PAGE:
Exhibit traces the cultural landscape around Istanbul’s land walls
Surrounding the touristic hot spots of Hagia Sophia, Topkapı Palace, the Grand Bazaar and Basilica Cistern on Istanbul’s historical peninsula, you can find one of the least visited, under-rated attractions of the city, the walls of Istanbul. Built in fifth century by Byzantine Emperor Anthemius, and also called the Theodosian Walls today, the walls run from Yedikule on the Marmara Sea to Ayvansaray on the Golden Horn.
A new exhibition by Koç University’s Research Center for Anatolian Civilization (ANAMED) puts the walls of Istanbul and the surrounding area under the spotlight. “On the Fringe, The Istanbul Land Walls” exhibition traces the different historical periods on the walls, a multi-layered cultural landscape throughout the 1,600-year-history of the city.
The relationship of the walls to the water system and green spaces in the city, the spiritual and religious stories associated with the walls, the stories of the people who had lived and are living around the walls, and the recollections of the residents and travelers who have visited the walls are some of the highlights of the exhibition focusing on one of UNESCO’s World Heritage Sites.
The Hürriyet Daily News talked to the curator of the exhibition, Figen Kıvılcım Çorakbaş, an associate professor at Anadolu University’s Architecture Department. The walls have generally been talked in the context of the war of 1453, the Ottoman conquest when Constantinople became Istanbul. Kıvılcım Çorakbaş hopes to take the walls out of that context through the exhibition.
“The war is an event. History is made up mainly of events,” said Kıvılcım Çorakbaş. “On the other hand, the walls are an urban element, generating the form of the city around them. They create situations in an urban context. We were after situations and everyday life rather than events. We looked for traces clarifying the significance of the walls in urban history and daily life.”
Continuous wear-down and conservation
The exhibition was structured “by trying to relate different mediums like the model, numerous texts, videos, and maps, in a legible way.” The impressive model or the small replica of the land walls, covering the exhibition area, of the land walls was designed in a way to reflect the breakdowns and numerous restorations throughout their history. While visiting the exhibition and peering at the model, you will soon realize that you are walking over the map of the walls.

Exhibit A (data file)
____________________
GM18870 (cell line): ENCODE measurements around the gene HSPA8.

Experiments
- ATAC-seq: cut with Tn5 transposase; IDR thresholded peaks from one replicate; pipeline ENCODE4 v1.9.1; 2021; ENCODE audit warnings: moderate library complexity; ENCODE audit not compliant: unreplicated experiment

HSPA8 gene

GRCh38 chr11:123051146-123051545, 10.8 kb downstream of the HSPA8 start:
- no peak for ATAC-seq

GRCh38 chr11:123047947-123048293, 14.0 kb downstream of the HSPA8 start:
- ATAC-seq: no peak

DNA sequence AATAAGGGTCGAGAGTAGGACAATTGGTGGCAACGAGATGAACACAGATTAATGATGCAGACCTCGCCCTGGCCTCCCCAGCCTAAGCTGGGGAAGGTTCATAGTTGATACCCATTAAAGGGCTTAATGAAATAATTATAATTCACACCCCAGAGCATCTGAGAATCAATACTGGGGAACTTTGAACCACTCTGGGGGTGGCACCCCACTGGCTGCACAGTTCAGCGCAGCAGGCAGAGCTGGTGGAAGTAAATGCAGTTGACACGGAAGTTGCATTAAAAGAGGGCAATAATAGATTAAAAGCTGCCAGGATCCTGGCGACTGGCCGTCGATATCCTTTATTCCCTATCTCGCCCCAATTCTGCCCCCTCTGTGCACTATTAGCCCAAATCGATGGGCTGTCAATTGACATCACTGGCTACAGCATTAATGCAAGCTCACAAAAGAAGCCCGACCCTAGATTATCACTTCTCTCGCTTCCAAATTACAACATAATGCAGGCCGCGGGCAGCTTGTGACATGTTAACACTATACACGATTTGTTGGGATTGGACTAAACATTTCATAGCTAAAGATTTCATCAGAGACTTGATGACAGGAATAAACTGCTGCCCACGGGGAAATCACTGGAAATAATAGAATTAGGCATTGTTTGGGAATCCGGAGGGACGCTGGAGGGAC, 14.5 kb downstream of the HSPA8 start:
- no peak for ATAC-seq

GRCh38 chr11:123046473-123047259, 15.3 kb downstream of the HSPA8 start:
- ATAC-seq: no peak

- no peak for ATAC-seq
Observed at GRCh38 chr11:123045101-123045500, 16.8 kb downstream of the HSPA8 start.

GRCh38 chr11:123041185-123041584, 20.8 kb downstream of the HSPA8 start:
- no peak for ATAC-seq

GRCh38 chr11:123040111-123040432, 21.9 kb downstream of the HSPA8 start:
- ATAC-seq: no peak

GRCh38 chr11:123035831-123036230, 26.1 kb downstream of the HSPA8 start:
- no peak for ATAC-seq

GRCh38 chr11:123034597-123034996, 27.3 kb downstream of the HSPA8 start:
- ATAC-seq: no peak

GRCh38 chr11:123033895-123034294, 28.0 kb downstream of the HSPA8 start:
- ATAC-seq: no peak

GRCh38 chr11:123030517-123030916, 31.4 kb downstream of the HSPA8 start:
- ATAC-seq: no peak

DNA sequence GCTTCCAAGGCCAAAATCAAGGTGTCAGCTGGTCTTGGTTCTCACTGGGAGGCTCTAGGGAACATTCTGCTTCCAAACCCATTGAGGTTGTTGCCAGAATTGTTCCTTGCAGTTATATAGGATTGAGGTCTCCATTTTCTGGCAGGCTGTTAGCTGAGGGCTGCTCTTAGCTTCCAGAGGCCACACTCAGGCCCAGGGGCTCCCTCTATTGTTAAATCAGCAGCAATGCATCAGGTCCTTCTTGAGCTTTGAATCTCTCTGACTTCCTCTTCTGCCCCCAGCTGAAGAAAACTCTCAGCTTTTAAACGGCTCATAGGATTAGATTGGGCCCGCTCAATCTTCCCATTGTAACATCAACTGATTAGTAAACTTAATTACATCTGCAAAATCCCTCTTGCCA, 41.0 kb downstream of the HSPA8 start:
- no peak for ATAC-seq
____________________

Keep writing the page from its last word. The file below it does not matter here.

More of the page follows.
What will the visitors find marked on the map and the model? “Visitors will find the names of various historic places – religious places like mosques and churches, historic open spaces, and names of gates – which are situated around the walls,” she said. “They are mainly the places which are referred in historic resources. The quotations from various authors, which can be found on the panels, are the narratives revealing the intangible qualities of a tangible site.”
The wear and tear, maintenance and conservation of the walls have been an issue as old as the walls themselves. The first law on the Theodosian Walls was in 413 A.D., according to Kıvılcım Çorakbaş. “In the scope of this law, it is stated that the owners of the agricultural areas on which the walls are built can continue to own and use the lands for agricultural purposes. On the other hand, they are responsible for the maintenance of the towers that are situated on their lands.”
The 1,600-year-old walls have been repaired and reconstructed continuously in Byzantine and Ottoman periods, witnessing their worst condition in the 19th century, following the end of the control of the Ottoman military force of the walls in 1836, according to Kıvılcım Çorakbaş. “Although the necessary laws were generated at the end of Ottoman period, practically the integrated conservation of the walls never took place.”
Cemeteries, walls and gardens
Kıvılcım Çorakbaş highlighted the rapid urbanization and heavy-traffic roads that were built around the walls in the Turkish republican period as factors that threatened the walls, while also noting the subsequent difficulties in restoration and reconstruction works. “Being on the fringe, the walls and the surrounding area hosted a variety of urban functions with huge open areas, as vegetable gardens, sports and industrial areas, urban parks,” said Kıvılcım Çorakbaş. “In time, not only these huge areas but also old neighborhoods suffered real estate development pressures.”
For Kıvılcım Çorakbaş, “not only the walls, but also the area surrounding them requires an integrated and participative conservation approach.” Among the historic components of the walls are the cemeteries and agricultural areas.
“The cemeteries and the walls constituted the characteristic silhouette of the city of Istanbul,” Kıvılcım Çorakbaş said, quoting early 20th-century novelist and essayist Ahmet Hamdi Tanpınar from his book “Five Cities.”
But Kıvılcım Çorakbaş adds vegetable gardens to Tanpınar’s list that had made Istanbul’s silhouette. “In the 19th century, the traveler and author Edmondo de Amicis was impressed by the integrity of the cemeteries, vegetable gardens and the walls, together with numerous monuments and neighborhoods of course,” she said. “The walls combine natural and cultural assets in the same context. In order to conserve the integrity and authenticity of the walls, we need to conserve their context with its natural and cultural assets.”
If you’d like to walk along the walls, Kıvılcım Çorakbaş has a few suggestions. “You can walk along the walls from Yedikule to Silivrikapı and then to the Balıklı Rum Orthodox Church and Holy Water.” As for other routes, she suggests that visitors check out the exhibition’s “Walking along the Walls” section.
For more information on “On the Fringe, The Istanbul Land Walls” exhibition, visit anamed.ku.edu.tr.